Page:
carrot-radish salad & a blurry teenage memory
At such a young, fragile age, I had the chance to go to France with fellow language students for 10 days. It’s the farthest I’ve roamed; I haven’t traveled much. While the second half of the trip was spent crisscrossing Paris with classmates and our spunky teacher, the first consisted of a homestay, for which we were separated from familiar faces and placed with a French family with a similarly aged child. My family of four lived in a humble home set on acres of Muscadet grape-producing trees in La Haye-Fouassière, a small town in the Loire Valley, about a 30-minute drive from Nantes (not one of my favorite cities, but one of my favorite songs).
I can break my trip into two distinct frames: B.CS. and A.CS. Before Carrot Salad and After Carrot Salad. What I do remember of that night, B.CS, was that it was a Thursday. At around 10:30 pm, I found myself in the back seat of a small, powder blue Peugeot, smashed between Aurélie and Claude. Strangers. We were going at a swift 80 mph down back roads, and we made a sudden stop at a barn. “Hide,” I heard. The lights went out. We ducked down. We were silent. We sat for what felt like an hour.
At 11:30 pm, we left the barn, driving faster yet. We arrived at a large garage. Its floors were cluttered with beer bottles and stale, stamped-out cigarettes. Some older kids made small talk with us. Their language was riddled with slang, but I got corrected for one incorrect article. I also awkwardly learned that night that in the Loire Valley, cheeks are kissed 4 times, not 2. There were a lot of dilated pupils, probably the result of that mysterious stop at the barn…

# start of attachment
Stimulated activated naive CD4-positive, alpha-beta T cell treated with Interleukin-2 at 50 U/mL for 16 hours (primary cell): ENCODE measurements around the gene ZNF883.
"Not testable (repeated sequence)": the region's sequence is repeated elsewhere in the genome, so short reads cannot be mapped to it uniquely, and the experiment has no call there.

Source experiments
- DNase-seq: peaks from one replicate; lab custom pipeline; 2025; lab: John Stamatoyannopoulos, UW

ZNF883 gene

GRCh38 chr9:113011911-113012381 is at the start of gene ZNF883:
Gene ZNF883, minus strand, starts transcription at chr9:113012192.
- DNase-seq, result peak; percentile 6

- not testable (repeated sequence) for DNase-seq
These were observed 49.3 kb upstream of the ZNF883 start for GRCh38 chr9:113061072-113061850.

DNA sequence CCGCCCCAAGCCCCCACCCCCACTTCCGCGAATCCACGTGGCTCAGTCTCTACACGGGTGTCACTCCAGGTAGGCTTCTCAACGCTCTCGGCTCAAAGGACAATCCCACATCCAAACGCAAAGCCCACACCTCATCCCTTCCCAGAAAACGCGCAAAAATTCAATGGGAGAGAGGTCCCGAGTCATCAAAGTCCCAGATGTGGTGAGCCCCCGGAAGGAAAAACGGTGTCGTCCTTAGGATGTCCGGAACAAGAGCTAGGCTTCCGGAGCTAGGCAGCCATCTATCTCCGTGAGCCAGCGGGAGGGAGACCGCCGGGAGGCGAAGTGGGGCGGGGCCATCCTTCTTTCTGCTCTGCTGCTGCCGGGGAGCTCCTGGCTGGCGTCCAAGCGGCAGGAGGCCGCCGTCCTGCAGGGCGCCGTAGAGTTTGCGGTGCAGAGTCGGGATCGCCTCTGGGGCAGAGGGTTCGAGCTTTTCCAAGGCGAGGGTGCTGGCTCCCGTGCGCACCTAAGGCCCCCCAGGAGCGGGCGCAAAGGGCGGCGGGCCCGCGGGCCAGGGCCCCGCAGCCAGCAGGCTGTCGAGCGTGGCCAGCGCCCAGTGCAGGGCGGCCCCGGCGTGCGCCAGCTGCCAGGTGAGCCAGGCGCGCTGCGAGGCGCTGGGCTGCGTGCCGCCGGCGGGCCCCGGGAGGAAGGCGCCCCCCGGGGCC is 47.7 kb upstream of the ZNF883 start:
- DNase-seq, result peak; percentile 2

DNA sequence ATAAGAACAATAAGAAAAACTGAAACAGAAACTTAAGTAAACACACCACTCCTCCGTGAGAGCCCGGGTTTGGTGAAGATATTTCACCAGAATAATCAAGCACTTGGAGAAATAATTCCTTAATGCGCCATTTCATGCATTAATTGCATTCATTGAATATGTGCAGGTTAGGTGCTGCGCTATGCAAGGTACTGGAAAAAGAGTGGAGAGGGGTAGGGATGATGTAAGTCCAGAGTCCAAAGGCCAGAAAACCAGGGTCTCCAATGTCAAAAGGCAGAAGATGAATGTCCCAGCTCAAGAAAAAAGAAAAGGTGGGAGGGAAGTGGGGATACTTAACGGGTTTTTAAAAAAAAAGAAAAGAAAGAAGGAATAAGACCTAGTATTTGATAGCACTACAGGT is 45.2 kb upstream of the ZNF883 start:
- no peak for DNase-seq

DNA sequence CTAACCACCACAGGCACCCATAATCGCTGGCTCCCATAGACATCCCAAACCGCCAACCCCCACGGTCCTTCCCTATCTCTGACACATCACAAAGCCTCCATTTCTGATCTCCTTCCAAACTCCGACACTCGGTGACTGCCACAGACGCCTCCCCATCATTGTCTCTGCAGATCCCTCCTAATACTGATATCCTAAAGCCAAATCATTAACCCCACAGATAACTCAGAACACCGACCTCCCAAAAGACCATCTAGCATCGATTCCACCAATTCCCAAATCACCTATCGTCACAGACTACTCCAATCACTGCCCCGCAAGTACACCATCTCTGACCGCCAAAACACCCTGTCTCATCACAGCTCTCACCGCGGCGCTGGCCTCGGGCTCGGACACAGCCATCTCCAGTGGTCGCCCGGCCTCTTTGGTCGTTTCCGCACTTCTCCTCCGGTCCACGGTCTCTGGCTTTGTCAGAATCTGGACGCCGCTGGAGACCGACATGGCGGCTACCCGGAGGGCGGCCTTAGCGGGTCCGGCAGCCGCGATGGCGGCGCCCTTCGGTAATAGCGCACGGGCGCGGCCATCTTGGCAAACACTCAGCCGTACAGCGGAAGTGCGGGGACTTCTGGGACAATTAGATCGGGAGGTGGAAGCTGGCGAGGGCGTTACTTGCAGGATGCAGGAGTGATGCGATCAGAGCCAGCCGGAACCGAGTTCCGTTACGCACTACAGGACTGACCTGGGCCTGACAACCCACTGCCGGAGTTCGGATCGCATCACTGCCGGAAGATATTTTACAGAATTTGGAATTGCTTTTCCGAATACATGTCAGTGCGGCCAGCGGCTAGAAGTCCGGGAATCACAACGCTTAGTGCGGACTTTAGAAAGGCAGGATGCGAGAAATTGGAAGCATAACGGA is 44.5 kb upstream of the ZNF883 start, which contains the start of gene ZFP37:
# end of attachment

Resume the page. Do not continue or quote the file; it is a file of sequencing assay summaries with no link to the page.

At midnight, we finally arrived. I was still trying to make sense of our detours. We arrived at the the discothèque — the mecca of young adult life in France. It was hard to miss with its green lasers shooting through the night sky. I didn’t want to be “L’Américaine.” I’m sure that failed. It’s funny, I can recount the details of the lead-up so easily, perhaps because it was so puzzling. But the main event was hazy. Literally. I only remember the French house music and someone wearing an orange tube top and the undergarment that stuck to my shoe as I left. I know I laughed to myself, wondering if this is what my parents expected when they let me go on a school trip to France.
We returned to the family’s home at 6:00 am, and I promptly passed out. Let me tell you, it’s an odd thing to wake up in a stranger’s home at 1:00 pm, with déjeuner waiting at the table. I was tired and dizzy, since I wasn’t used to, you know, the weekly visit to the discothèque and the accompanying debauchery. I schlepped out of bed, annoyed by the greasy hair and the massive headache. And we ate. And they laughed at me. And we ate some more.
I may not remember much from the discothèque, but I (unsurprisingly) do recall every meal I ate in France. From the heavy — and frankly, bland — casserole of penne, béchamel, and ham that filled my belly like lead before the disco; to the luscious, buttery green sauce that coated salty escargots on Easter. I watched the mother make aligot, and I was hypnotized by the starchy mix, as it stretched and danced with every pull of the spoon. I discovered my love of tarts with my first bite of the fresh strawberry one we picked up at the Sunday marché and then the apple frangipane one I devoured in Paris.